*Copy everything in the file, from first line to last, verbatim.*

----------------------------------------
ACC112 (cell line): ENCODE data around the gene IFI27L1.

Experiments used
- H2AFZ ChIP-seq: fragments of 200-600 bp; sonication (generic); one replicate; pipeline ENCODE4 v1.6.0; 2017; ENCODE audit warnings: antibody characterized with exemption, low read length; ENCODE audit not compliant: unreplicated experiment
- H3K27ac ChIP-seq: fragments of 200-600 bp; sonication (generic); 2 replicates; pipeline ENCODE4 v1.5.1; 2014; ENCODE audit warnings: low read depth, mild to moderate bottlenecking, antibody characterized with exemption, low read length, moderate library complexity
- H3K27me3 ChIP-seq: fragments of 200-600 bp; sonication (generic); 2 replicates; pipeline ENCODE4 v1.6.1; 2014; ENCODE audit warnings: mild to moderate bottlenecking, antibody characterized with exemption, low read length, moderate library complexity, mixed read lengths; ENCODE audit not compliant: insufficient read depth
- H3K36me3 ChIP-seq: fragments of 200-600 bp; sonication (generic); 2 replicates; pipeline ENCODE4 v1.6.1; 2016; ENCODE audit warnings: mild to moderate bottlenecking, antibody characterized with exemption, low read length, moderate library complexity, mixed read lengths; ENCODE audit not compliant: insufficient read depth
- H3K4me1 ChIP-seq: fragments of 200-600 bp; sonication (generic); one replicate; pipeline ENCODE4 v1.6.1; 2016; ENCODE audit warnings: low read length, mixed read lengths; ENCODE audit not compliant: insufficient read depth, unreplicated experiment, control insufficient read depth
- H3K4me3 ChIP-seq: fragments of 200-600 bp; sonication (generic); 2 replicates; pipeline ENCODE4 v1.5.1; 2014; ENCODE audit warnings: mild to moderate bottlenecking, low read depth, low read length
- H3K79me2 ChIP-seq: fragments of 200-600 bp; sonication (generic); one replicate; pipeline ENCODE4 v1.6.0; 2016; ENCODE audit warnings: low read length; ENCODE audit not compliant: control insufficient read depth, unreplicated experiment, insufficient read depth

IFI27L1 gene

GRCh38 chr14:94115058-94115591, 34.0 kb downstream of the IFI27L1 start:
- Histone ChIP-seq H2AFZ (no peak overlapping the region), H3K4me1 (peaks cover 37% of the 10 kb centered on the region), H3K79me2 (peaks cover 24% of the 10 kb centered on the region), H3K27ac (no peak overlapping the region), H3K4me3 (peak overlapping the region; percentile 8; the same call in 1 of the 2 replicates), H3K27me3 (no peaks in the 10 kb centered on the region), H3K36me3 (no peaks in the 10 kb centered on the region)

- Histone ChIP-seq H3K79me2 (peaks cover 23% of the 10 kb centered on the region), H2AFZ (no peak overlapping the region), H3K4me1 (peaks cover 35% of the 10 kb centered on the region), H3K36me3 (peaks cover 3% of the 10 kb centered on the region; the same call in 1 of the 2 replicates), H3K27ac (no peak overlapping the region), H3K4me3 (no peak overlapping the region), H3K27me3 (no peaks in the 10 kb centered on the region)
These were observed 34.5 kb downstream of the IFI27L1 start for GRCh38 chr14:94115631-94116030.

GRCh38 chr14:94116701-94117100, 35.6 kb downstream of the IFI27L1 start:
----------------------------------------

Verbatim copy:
ACC112 (cell line): ENCODE data around the gene IFI27L1.

Experiments used
- H2AFZ ChIP-seq: fragments of 200-600 bp; sonication (generic); one replicate; pipeline ENCODE4 v1.6.0; 2017; ENCODE audit warnings: antibody characterized with exemption, low read length; ENCODE audit not compliant: unreplicated experiment
- H3K27ac ChIP-seq: fragments of 200-600 bp; sonication (generic); 2 replicates; pipeline ENCODE4 v1.5.1; 2014; ENCODE audit warnings: low read depth, mild to moderate bottlenecking, antibody characterized with exemption, low read length, moderate library complexity
- H3K27me3 ChIP-seq: fragments of 200-600 bp; sonication (generic); 2 replicates; pipeline ENCODE4 v1.6.1; 2014; ENCODE audit warnings: mild to moderate bottlenecking, antibody characterized with exemption, low read length, moderate library complexity, mixed read lengths; ENCODE audit not compliant: insufficient read depth
- H3K36me3 ChIP-seq: fragments of 200-600 bp; sonication (generic); 2 replicates; pipeline ENCODE4 v1.6.1; 2016; ENCODE audit warnings: mild to moderate bottlenecking, antibody characterized with exemption, low read length, moderate library complexity, mixed read lengths; ENCODE audit not compliant: insufficient read depth
- H3K4me1 ChIP-seq: fragments of 200-600 bp; sonication (generic); one replicate; pipeline ENCODE4 v1.6.1; 2016; ENCODE audit warnings: low read length, mixed read lengths; ENCODE audit not compliant: insufficient read depth, unreplicated experiment, control insufficient read depth
- H3K4me3 ChIP-seq: fragments of 200-600 bp; sonication (generic); 2 replicates; pipeline ENCODE4 v1.5.1; 2014; ENCODE audit warnings: mild to moderate bottlenecking, low read depth, low read length
- H3K79me2 ChIP-seq: fragments of 200-600 bp; sonication (generic); one replicate; pipeline ENCODE4 v1.6.0; 2016; ENCODE audit warnings: low read length; ENCODE audit not compliant: control insufficient read depth, unreplicated experiment, insufficient read depth

IFI27L1 gene

GRCh38 chr14:94115058-94115591, 34.0 kb downstream of the IFI27L1 start:
- Histone ChIP-seq H2AFZ (no peak overlapping the region), H3K4me1 (peaks cover 37% of the 10 kb centered on the region), H3K79me2 (peaks cover 24% of the 10 kb centered on the region), H3K27ac (no peak overlapping the region), H3K4me3 (peak overlapping the region; percentile 8; the same call in 1 of the 2 replicates), H3K27me3 (no peaks in the 10 kb centered on the region), H3K36me3 (no peaks in the 10 kb centered on the region)

- Histone ChIP-seq H3K79me2 (peaks cover 23% of the 10 kb centered on the region), H2AFZ (no peak overlapping the region), H3K4me1 (peaks cover 35% of the 10 kb centered on the region), H3K36me3 (peaks cover 3% of the 10 kb centered on the region; the same call in 1 of the 2 replicates), H3K27ac (no peak overlapping the region), H3K4me3 (no peak overlapping the region), H3K27me3 (no peaks in the 10 kb centered on the region)
These were observed 34.5 kb downstream of the IFI27L1 start for GRCh38 chr14:94115631-94116030.

GRCh38 chr14:94116701-94117100, 35.6 kb downstream of the IFI27L1 start: